Skin Layers Need Protection?
Good results give you beautiful skin!
Let’s first look at the structure of the skin layers.
Your skin layers make up the largest organ of your body,
accounting for 12% to 16% body weight and covering about 4 to 6
square meters. It's unique body covering is about 70% water, 25%
protein and 2% lipids.
The remainder includes other substances including trace minerals
and nucleic acids.
Its main job is to form a protective barrier, controlling the
loss of water from body cells and tissues. Without this
protective barrier, your body would quickly dehydrate.
And that's when you start to see all the signs of aging skin.
It consists of 3 layers:
Epidermis, Dermis and Subcutis.
The Epidermis makes up the top layer and is the thinnest
layer of about 1millimetre. It consists of 3 types of cells:
Keratinocyte cells; these cells make the protein
keratin. Kertinocytes are responsible for producing hair,
toenails and fingernails.
Melanocyte cells; these cells produce the pigment
melanin. Melanin provides color, as well as giving protection
from Ultra Violet radiation.
Langerhans cells; these cells form part of the immune
system and intercept foreign substances that try to pass through
its protective structure.
The epidermis itself forms four distinct layers:
Stratum Corneum: this is the top layer and is made from
dead, hard, tough cells that form the hard outer surface.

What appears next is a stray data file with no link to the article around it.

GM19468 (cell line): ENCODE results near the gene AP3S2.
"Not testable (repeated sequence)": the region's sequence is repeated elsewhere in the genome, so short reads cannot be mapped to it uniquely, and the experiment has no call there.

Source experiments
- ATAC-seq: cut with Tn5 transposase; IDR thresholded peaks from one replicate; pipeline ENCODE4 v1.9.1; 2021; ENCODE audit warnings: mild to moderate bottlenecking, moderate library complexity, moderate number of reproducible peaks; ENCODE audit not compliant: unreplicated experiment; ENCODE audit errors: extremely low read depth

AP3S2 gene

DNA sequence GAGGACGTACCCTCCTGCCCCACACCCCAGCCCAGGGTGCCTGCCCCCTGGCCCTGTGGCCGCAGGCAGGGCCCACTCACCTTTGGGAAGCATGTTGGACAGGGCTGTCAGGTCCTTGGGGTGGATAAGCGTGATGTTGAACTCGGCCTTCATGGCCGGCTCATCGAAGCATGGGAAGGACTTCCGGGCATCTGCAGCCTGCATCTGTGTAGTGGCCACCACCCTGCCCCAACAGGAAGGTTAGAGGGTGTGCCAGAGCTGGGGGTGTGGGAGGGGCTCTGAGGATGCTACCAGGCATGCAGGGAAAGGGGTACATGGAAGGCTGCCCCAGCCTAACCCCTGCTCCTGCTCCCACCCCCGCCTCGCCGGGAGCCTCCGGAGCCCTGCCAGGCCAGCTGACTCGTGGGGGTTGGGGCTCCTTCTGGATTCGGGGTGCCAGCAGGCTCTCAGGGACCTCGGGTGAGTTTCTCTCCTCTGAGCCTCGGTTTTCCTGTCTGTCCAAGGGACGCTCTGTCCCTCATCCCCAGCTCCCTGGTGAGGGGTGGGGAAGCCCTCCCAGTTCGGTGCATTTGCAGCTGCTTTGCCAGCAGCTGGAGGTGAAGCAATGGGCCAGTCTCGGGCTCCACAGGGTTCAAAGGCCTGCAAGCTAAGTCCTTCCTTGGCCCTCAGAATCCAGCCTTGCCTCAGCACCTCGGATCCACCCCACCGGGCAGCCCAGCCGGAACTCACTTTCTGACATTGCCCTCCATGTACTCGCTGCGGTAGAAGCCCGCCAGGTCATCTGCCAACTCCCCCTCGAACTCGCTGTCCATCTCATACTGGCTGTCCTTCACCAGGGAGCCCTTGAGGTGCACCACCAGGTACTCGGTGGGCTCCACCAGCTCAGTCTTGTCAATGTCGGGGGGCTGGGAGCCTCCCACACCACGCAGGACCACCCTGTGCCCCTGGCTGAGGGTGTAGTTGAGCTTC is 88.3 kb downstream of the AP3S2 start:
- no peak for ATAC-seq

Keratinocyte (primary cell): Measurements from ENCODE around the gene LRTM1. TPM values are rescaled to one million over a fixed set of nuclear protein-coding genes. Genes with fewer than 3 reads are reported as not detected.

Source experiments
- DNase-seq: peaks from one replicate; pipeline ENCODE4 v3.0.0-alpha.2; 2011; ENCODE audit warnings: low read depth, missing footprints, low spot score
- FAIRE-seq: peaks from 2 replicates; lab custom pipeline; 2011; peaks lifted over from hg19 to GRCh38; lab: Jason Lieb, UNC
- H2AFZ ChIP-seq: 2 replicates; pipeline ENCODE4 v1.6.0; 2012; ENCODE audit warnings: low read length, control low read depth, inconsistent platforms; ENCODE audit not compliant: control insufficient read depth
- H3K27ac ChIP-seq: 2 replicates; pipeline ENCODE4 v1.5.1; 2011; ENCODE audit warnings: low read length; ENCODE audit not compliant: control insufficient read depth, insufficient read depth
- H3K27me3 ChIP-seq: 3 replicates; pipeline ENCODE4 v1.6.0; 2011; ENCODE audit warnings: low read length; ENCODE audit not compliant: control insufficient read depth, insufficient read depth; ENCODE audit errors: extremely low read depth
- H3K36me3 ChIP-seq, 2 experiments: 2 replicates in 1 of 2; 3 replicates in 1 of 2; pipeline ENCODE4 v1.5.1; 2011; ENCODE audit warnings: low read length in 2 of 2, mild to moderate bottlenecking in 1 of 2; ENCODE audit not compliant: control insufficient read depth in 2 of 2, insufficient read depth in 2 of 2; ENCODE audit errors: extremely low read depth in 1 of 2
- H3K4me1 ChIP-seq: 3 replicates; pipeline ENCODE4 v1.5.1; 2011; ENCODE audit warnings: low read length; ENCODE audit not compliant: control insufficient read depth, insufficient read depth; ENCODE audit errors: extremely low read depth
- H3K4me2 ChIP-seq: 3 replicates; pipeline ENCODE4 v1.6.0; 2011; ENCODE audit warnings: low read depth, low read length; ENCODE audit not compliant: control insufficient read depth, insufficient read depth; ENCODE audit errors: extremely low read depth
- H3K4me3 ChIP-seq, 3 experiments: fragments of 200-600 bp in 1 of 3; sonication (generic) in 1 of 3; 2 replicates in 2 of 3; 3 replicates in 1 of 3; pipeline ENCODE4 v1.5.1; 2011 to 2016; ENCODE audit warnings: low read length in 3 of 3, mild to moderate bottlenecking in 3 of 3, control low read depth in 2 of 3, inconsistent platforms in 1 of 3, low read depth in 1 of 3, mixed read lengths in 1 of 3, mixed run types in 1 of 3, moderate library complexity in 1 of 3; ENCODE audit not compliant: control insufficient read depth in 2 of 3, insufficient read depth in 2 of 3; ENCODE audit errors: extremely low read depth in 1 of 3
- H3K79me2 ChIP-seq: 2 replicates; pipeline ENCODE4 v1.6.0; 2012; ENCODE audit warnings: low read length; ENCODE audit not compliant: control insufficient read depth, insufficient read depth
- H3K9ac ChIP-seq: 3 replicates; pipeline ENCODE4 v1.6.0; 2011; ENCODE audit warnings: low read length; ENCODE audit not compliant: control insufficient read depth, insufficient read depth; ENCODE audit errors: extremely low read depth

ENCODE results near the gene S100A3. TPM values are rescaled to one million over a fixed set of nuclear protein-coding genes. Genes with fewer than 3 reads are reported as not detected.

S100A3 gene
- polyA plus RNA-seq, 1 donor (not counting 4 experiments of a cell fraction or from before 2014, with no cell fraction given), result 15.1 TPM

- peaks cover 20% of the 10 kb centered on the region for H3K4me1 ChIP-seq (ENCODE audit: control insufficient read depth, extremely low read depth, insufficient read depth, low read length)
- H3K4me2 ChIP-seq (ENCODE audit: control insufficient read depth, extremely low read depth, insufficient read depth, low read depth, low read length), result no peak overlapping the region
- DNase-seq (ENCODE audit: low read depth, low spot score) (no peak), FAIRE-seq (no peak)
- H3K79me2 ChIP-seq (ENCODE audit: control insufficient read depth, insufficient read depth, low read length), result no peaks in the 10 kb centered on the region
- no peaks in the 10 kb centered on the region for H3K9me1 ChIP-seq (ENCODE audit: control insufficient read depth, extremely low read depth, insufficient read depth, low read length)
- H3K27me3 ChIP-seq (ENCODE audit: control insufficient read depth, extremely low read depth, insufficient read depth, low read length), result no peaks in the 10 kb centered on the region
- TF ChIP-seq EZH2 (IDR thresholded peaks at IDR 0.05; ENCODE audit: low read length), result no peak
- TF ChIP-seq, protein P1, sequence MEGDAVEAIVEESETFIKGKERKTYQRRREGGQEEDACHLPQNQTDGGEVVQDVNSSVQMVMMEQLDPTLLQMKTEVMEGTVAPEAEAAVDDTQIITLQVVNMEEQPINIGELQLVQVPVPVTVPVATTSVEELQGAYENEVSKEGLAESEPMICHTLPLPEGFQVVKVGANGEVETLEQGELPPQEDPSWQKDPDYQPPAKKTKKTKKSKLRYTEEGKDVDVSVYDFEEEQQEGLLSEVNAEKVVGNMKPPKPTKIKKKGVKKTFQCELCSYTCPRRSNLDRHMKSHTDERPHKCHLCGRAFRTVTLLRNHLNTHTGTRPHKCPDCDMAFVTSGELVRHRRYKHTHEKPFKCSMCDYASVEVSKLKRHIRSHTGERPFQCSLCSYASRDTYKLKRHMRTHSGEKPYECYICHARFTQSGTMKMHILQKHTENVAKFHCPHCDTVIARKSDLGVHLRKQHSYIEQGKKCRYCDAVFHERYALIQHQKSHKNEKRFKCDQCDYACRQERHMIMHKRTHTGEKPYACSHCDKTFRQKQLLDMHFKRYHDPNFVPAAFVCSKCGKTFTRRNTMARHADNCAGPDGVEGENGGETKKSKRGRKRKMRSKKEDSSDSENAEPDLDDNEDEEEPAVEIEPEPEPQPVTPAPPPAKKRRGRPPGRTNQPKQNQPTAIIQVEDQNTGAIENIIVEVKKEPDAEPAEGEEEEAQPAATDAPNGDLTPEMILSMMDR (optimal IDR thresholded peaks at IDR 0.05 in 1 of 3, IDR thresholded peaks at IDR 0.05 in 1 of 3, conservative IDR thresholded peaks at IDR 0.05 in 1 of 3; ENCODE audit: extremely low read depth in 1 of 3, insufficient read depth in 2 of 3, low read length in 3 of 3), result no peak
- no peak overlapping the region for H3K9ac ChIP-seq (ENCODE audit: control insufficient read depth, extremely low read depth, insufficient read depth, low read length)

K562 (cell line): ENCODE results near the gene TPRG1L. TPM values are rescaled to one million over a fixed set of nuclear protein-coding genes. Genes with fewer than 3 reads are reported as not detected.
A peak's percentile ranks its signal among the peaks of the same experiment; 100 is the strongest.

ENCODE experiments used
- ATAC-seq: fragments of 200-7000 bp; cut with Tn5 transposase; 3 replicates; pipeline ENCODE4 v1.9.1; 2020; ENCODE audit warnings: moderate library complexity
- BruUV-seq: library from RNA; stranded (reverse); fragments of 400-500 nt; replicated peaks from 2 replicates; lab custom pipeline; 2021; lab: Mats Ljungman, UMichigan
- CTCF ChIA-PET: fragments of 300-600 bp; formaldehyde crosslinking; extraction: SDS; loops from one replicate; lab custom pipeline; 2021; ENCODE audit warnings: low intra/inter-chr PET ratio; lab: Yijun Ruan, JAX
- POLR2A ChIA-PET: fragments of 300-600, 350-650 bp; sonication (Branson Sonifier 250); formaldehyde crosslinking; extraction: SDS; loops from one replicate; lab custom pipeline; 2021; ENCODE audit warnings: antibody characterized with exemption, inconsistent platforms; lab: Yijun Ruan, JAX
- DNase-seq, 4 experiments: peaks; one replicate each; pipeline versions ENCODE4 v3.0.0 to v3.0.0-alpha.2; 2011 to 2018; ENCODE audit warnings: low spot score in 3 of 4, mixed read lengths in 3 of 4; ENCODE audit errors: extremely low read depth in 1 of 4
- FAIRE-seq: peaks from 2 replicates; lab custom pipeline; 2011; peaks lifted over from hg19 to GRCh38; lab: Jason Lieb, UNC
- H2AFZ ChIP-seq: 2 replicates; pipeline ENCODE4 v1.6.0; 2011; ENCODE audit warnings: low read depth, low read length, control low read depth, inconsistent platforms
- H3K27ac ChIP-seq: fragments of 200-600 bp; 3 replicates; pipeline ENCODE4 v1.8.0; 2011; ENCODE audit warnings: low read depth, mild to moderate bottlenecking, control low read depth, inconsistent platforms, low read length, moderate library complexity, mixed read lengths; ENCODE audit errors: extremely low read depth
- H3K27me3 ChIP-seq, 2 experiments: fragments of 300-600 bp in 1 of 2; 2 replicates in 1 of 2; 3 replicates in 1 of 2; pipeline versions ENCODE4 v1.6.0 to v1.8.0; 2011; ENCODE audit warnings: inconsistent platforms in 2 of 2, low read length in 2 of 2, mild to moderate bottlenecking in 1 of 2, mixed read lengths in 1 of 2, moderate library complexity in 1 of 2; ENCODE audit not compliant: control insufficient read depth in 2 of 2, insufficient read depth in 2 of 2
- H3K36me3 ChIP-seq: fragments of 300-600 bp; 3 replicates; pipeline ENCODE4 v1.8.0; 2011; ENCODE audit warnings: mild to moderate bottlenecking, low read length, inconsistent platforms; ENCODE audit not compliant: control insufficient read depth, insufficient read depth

Stratum germinativium: this forms the 3 lower layers from
bottom to top.
These are the Basal cell layer, the Spinous cell
layer and the Granular cell layer.
One of the functions of these layers is to produce millions of
new cells every day. The new cells form at the bottom of the
The Dermis makes up the second layer and is just below
the Epidermis. It is a thick, supple and sturdy layer and makes
up about 90 percent of the skin's thickness.
The Dermis contains many types of tissues, including blood
vessels, nerves, muscle cells, sweat and sebaceous glands and
hair follicles. It also contains the proteins Collagen and
The Subcutis is the deepest layer and is made up mainly of fat.
The Subcutis and the subcutaneous layer, manage your the
functions of feeding, excreting and heat exchange.
Adipocytes are the fat cells in this layer.
They have several jobs which include providing energy, serving
as a heat insulator for the body, acting as a shock absorber to
protect tissues underneath and providing resilience.
Sweat glands originate in this layer and excrete waste
matter through perspiration.
Your sweat controls your body's temperature by evaporating and
cooling your skin surface. (That’s why "Goose-bumps" can appear
when the fine layer of muscles found in this layer contract.)
Where Did that Wrinkle Come From?
So Collagen and Elastin are the proteins responsible for the
elasticity, tone and texture.
In young Adults, Collagen and Elastin are abundant, providing
moisture, elasticity and strength.
But over time the amount of these proteins decreases,
causing aging, wrinkles and loss of elasticity.
As the structural support of Collagen breaks down, skin begins
to lose its tone, becoming thinner and eventually susceptible to
And as Elastin fibres break down, your outer covering loses its
elasticity, no longer having that “snap back” quality.
So keep your skin layers moisturised with a good Anti Aging Cream or Serum
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